Different firms usually have different cultures and even though there may be substantial agreement between the groups there only needs to be a disconnect on some critical value or belief, not to mention a clash of egos, and you’re faced with a very hard row to hoe.4
Whereas the A, B and C Firm Types either totally fail or experience stagnant growth, Type D firms can become very profitable at least until they hit the second brick wall and are presented with three optional trajectories again.
The Second Brick Wall Through To The Second Act
“Whenever you see a successful business, someone once made a courageous decision.” This quote attributed to management guru Peter Drucker suggests that it’s curiosity and courage, not smarts, that creates Type D firms.
The First Act growth phase may last many years but without exception there will be a point of inflection where the rate of growth slows and starts to plateau. Immediately before the point of inflection the future looks very bright and everything seems to be working well. At this point hubris and complacency are at a high level but ironically this is precisely the time management should be thinking about the firm’s second act because at that point things start to change for the worst, often imperceptibly slowly.
This will happen for many reasons including poor management choices, disruptive product innovation from a new competitor, an emerging competitor’s disruptive business model innovation, a change in consumer tastes, market saturation resulting from over-capacity, loss of key team members, commoditization of the firm’s products leading to margin shrinkage. Hubris and complacency might replace innovation and energy, or simply the firm’s owners take their foot off the peddle because of changing aspirational or life goals and want to enjoy the cash that flows from a business that slows it growth and therefore does not allocate as much capital to fund innovation, growth and in the process possibly assume the risk of something going wrong.
The loss of key team members is one of the reasons for plateauing and is both a cause and a consequence of growth slowing. The leadership team that had the vision, the drive and ability to grow the business in the initial part of the First Act, typically find that the people with the skills needed to develop and manage the core processes (I’m intentionally switching between the word ‘leadership’ and ‘management’) are often not the type of people who have the skills to re-imagine the business after growth begins to stall.
When the C-Suite is dominated by managers who are more concerned with preserving what has been achieved, talented people who are looking for opportunity that can only come from growth will leave the organization. Oft times the founders will be okay with this because they’re enjoying their success and their aversion to risk has increased because they now have more to lose, and less energy, than they did at the start of their journey. There is a strong possibility those team members who leave becoming aggressive competitors of the mother ship!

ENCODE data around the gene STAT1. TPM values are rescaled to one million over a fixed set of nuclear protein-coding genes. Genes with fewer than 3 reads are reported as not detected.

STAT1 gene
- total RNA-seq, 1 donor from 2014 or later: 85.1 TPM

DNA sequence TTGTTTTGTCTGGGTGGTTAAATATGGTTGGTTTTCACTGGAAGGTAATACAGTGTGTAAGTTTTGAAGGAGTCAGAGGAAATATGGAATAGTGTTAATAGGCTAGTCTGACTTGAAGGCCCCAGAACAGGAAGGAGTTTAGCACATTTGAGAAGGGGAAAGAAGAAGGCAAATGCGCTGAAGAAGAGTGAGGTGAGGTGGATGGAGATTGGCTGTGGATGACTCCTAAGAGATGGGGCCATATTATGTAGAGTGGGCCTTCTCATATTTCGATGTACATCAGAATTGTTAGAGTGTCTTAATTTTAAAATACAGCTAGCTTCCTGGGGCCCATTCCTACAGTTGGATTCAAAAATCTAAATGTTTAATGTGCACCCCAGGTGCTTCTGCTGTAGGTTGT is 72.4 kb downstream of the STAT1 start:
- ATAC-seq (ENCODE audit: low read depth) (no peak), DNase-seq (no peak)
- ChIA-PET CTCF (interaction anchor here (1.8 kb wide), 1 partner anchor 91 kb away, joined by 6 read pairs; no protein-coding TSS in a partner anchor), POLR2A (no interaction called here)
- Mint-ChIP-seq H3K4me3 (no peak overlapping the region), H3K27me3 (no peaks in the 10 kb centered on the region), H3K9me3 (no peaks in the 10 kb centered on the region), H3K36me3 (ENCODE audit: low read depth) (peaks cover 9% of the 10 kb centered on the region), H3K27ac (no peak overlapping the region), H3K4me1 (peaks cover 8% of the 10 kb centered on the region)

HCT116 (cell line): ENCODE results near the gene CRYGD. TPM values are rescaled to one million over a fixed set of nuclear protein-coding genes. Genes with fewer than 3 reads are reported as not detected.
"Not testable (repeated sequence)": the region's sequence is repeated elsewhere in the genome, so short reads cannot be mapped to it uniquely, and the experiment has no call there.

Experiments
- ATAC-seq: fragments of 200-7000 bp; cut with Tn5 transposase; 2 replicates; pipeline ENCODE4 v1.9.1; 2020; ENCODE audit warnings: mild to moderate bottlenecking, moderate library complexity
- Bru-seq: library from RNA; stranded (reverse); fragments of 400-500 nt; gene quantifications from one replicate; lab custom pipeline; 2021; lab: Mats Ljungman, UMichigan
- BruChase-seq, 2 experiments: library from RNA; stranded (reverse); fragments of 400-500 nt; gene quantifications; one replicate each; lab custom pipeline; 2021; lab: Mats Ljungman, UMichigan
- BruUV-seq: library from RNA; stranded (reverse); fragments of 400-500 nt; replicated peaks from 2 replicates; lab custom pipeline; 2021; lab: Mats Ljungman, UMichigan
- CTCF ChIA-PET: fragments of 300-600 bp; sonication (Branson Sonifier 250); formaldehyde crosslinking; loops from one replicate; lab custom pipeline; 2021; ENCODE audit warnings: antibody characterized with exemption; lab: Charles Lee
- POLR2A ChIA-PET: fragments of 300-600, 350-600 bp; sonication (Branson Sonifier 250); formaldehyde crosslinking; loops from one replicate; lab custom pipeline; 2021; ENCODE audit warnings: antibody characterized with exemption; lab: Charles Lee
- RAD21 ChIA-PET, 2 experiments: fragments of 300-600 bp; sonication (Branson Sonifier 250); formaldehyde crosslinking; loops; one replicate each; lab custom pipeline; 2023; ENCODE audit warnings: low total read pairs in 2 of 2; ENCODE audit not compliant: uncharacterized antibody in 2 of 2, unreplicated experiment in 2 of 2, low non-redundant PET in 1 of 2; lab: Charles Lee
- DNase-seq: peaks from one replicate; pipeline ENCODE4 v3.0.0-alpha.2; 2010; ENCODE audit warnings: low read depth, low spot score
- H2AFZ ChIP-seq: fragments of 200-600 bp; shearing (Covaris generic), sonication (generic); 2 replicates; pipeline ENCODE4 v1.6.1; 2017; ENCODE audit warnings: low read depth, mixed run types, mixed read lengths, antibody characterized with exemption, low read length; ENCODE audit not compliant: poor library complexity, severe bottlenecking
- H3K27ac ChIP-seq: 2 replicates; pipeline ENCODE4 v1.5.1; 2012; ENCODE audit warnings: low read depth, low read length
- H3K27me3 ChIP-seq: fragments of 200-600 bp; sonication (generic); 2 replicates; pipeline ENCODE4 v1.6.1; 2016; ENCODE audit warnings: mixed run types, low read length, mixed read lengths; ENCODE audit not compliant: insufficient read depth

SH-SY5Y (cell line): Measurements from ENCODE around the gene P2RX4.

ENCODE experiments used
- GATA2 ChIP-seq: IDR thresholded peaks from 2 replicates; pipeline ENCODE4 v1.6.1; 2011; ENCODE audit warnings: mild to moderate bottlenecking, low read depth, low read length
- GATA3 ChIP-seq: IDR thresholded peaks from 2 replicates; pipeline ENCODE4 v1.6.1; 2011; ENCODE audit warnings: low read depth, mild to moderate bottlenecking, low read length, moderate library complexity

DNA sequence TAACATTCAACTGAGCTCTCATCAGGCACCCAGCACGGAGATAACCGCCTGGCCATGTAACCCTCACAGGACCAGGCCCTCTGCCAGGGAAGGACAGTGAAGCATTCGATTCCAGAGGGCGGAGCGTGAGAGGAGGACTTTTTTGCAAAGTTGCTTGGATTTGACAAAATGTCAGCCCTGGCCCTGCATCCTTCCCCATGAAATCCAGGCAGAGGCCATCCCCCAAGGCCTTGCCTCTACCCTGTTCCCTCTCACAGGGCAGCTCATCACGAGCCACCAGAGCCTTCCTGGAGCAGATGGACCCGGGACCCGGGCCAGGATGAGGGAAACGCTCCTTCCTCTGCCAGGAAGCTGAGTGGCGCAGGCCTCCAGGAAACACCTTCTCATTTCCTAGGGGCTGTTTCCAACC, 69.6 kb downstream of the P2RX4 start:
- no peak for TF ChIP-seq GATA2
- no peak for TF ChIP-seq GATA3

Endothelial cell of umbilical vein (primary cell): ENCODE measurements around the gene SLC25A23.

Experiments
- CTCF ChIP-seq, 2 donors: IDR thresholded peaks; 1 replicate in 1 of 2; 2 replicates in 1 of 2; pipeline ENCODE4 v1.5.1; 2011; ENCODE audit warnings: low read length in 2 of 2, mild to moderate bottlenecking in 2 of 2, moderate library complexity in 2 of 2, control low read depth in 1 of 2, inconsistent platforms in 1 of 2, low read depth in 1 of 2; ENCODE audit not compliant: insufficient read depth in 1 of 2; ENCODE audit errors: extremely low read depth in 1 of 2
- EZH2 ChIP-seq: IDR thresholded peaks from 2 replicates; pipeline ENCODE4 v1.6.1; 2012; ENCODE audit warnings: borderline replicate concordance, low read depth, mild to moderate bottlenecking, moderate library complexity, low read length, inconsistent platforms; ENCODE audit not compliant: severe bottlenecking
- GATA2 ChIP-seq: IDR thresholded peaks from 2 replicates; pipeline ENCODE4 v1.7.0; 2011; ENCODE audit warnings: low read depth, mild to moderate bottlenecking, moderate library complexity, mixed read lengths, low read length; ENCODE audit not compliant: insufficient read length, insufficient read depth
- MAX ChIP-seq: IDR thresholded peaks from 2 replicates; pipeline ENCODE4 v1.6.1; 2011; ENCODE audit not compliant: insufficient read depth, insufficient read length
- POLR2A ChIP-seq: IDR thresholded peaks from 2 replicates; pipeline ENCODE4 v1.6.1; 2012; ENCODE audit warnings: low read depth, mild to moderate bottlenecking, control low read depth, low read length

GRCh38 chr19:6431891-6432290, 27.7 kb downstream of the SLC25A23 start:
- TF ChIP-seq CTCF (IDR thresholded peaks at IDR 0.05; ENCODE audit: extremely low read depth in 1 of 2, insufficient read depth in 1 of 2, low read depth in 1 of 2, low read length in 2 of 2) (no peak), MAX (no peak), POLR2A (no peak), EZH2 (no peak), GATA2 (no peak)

Once the firm reaches a plateau, management is faced with two choice options.
- Pursue a D1 trajectory. Choose to maintain the present position and attempt to manage the business on a slow growth trajectory. Another option with this choice would be to sell the business and take some cash off the table and retire or continue working in some capacity. If a sale or merger is not possible this choice may end up as a D3 trajectory.
- Pursue a D2 trajectory. Adopt a start-up mentality again and develop a new aspirational goal and related strategic plan in which case the Second Act becomes the Prelude to the Third Act and the business is given a new lease on life.
The D1 Trajectory Choice
It is possible for industries to be populated exclusively by First Act and Second Act firms for decades on a D1 trajectory with firms positioned at various points along the path of that trajectory. Professional service industries are a good example. They fulfill a recurring customer need, they are self regulating, they apply a dominant but common business model, the industry enjoys some natural protection, and most firms are reasonably profitable (some very much so), and for the most part there is little, if any, innovation that is disruptive. There may, however, be a significant amount of sustaining innovation focused on operational efficiencies that enables firms to be more productive and even extend their service lines but these innovations diffuse rapidly and offer only temporary competitive advantage to early adopters if any at all.
These competitive forces lend themselves to favor a D1 trajectory choice for the owners of a firm that has developed over a fairly long period of time. The owners are likely to be satisfied with where the firm is positioned and simply seek to maintain that positioning with a modest growth profile supported by sustaining innovation. This is shown as a D1 trajectory and represents the majority of firms in mature industries.